Magento 2 Frontend Development – Introduction

Category: Magento
Magento 2 Frontend Development – Introduction

Release of Magento 2 has been the most anticipated event in the e-commerce platforms world for the past years. The completely new version of this great e-commerce platform brought wide range e-commerce and security features that will make any online store very successful.

In the Magento 2 Frontend Development series I’ll guide you through the entire process of frontend development for Magento 2 system. Yes, we have official docs for Magento 2 and way much better documented than docs for the previous version of Magento.

To understand the mechanics one needs much more then reading docs. In my opinion one needs lots of coffee and many hours to solve Magento’s XML based puzzle.

This introduction will serve the purpose to show you what we will building and which topics will be covered in the upcoming articles.

We will be developing our custom theme for Magento 2 that is based on Bootstrap and uses several 3rd party Javascript/jQuery extensions.

We’ll start by creating a basic theme for Magento 2 and will meet Magento’s XML configuration. In the upcoming articles we’ll cover XML layouts of Magneto 2. Understanding the structure of XML configurations is key to successfully manage and update Magento 2 frontend.

Next we’ll start building the template itself. More specifically we’ll build the header. This will be a long journey divided into several articles. We will deal with essential modules such as customizing mini shopping cart, placing store logo and creating custom menu for Magento 2. Then we’ll switch to footer - footer links, subscribe form and copyright. In the meantime we’ll learn to work with Magento 2 javascript libraries – Magento UI, RequireJs and KnockoutJs.

These series won’t be just to show you the code as many of the articles and books do. I’d like to go beyond the code and explain each concept and each topic in details, so eventually you have good understanding.

Before we start, it’s needless to say that you should have Magento 2 installed. If you haven’t done that yet, read my article How To Install Magento 2 Using The Command Line On A Shared Server

Let’s get started!
First of all we will put Magento 2 system in the developer mode and then disable cache.

Developer Mode

The developer mode is handy and needed when you’re extending or customizing Magento 2. In developer mode:

  • Static view files are not cached; they are written to the Magento pub/static directory every time they’re called
  • Uncaught exceptions display in the browser
  • System logging in var/report is verbose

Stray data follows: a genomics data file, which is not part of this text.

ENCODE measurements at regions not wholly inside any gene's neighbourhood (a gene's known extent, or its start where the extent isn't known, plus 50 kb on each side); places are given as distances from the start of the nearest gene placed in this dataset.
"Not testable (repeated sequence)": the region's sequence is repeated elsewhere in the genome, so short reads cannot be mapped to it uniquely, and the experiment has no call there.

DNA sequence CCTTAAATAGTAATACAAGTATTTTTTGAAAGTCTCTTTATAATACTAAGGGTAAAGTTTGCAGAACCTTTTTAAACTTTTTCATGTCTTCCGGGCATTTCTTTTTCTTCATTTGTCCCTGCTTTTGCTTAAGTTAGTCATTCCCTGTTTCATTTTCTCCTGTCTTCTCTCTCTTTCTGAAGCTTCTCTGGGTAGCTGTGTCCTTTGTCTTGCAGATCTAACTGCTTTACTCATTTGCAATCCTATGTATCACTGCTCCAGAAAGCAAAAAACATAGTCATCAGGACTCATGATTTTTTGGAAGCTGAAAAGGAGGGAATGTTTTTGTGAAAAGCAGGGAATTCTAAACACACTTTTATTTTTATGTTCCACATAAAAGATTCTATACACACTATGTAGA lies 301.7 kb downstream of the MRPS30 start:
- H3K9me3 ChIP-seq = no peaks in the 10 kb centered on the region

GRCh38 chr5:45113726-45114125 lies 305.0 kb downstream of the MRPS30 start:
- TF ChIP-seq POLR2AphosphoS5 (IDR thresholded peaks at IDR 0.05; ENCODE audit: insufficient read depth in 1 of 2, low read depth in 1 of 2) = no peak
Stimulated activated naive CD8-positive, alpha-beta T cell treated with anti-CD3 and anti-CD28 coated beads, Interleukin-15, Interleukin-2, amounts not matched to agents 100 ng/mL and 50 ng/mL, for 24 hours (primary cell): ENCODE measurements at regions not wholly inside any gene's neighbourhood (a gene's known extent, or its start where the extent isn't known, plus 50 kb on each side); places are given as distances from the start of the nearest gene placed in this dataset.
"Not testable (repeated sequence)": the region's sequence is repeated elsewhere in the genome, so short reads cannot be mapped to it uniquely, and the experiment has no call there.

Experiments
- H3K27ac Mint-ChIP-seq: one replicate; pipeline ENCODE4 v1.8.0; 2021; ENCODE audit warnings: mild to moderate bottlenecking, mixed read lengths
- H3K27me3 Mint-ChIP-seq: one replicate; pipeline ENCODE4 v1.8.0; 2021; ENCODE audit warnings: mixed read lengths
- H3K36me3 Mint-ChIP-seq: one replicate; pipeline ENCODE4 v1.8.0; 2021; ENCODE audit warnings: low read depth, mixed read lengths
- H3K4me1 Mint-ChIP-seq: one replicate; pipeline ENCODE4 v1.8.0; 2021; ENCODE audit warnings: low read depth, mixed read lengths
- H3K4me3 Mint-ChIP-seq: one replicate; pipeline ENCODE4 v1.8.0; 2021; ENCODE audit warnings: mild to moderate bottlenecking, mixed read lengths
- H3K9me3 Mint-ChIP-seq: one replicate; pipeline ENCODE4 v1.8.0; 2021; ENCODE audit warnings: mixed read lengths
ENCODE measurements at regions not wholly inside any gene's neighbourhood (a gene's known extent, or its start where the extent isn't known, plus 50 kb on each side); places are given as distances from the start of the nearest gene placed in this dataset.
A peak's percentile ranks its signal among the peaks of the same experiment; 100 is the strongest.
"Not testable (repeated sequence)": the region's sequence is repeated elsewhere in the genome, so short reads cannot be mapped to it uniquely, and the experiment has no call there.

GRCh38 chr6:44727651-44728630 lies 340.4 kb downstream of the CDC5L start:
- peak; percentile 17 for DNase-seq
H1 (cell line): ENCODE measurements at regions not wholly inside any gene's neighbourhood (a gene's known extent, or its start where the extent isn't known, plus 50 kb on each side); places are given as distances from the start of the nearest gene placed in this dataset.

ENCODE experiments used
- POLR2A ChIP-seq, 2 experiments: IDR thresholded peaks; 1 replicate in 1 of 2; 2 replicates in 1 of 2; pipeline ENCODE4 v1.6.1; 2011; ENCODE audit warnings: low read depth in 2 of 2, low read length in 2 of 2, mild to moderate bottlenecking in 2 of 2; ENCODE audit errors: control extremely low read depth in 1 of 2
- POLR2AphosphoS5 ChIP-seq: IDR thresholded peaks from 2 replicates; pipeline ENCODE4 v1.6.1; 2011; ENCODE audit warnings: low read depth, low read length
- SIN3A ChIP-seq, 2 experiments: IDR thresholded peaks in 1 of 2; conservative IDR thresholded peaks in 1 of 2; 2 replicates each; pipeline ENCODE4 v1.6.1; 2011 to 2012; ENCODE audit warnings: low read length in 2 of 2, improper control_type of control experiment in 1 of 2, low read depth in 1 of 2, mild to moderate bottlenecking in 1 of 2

• An exception is thrown in the error handler, rather than being logged
  • An exception is thrown when an event subscriber cannot be invoked

To check the current mode use the following command from the root directory of Magento 2 installation:

php bin/magento deploy:mode:show

Before changing the mode make sure to clear the following directories:

var/cache
var/di
var/generation
var/view_preprocessed
pub/static

You can clear the folders manually through FTP connection or use command line. Here’s the example:

rm -rf var/ cache /*

When the folders are cleared you can change the mode:

php bin/magento deploy:mode:set developer

The following message will be displayed: Switched to developer mode.

NOTE: Developer mode affects performance, meaning that your page load time takes much more time than in the production mode. The reason is that on every page call Magento generates view files.

IMPORTANT: When you update JavaScript or CSS files you should clear static files manually to make sure you get all the changes. My preferred way to clear the pub/static directory of all files except .htaccess (which is a hidden file), is the following command: rm -rf pub/static/*. You can do this by using the Magento command line too. Several commands support an optional parameter --clear-static-content, which cleans generated static view files.

You will need to re-deploy Magento 2 static files by navigating to the root directory of your Magento installation and issuing the following command:

php bin/magento setup:static-content:deploy

Cache Status

Before proceeding let’s check the cache status. Again from the root directory run the following command:

php bin/magento cache:status

A sample output for the available cache types follows:

config: 1
layout: 1
block_html: 1
collections: 1
db_ddl: 1
eav: 1
full_page: 1
translate: 1
config_integration: 1
config_integration_api: 1
config_webservice: 1

Disabling cache types is useful during development because you see the results of your changes without having to flush the cache; however, disabling cache types has an adverse effect on performance.

To disable or enable Magetno 2 cache use the following commands:

php bin/magento cache: disable
php bin/magento cache:enable

Cleaning a cache type deletes all items from enabled Magento cache types only. In other words, this option does not affect other processes or applications because it cleans only the cache that Magento uses. Disabled cache types are not cleaned. Flushing a cache type purges the cache storage completely.

As far as we have disabled all cache you won’t need to clean or flush cache, but just in case here are the commands to do so:

php bin/magento cache:clean
php bin/magento cache:flush

Now you are completely ready to dive into the development.

Conclusion

So, I hope it all sounds very exciting to you as it is for me. I’ll try my best go beyond the code and explain each concept and each topic in details. I don’t want these series just to serve for showing you the code as many of the articles and books do. If you do have any questions or suggestions make sure to reach me by email or follow me on twitter - @mrgott. Cheers!